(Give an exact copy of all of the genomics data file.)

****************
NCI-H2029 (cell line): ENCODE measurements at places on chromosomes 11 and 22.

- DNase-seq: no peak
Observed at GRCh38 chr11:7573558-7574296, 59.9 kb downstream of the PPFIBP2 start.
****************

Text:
NCI-H2029 (cell line): ENCODE measurements at places on chromosomes 11 and 22.

- DNase-seq: no peak
Observed at GRCh38 chr11:7573558-7574296, 59.9 kb downstream of the PPFIBP2 start.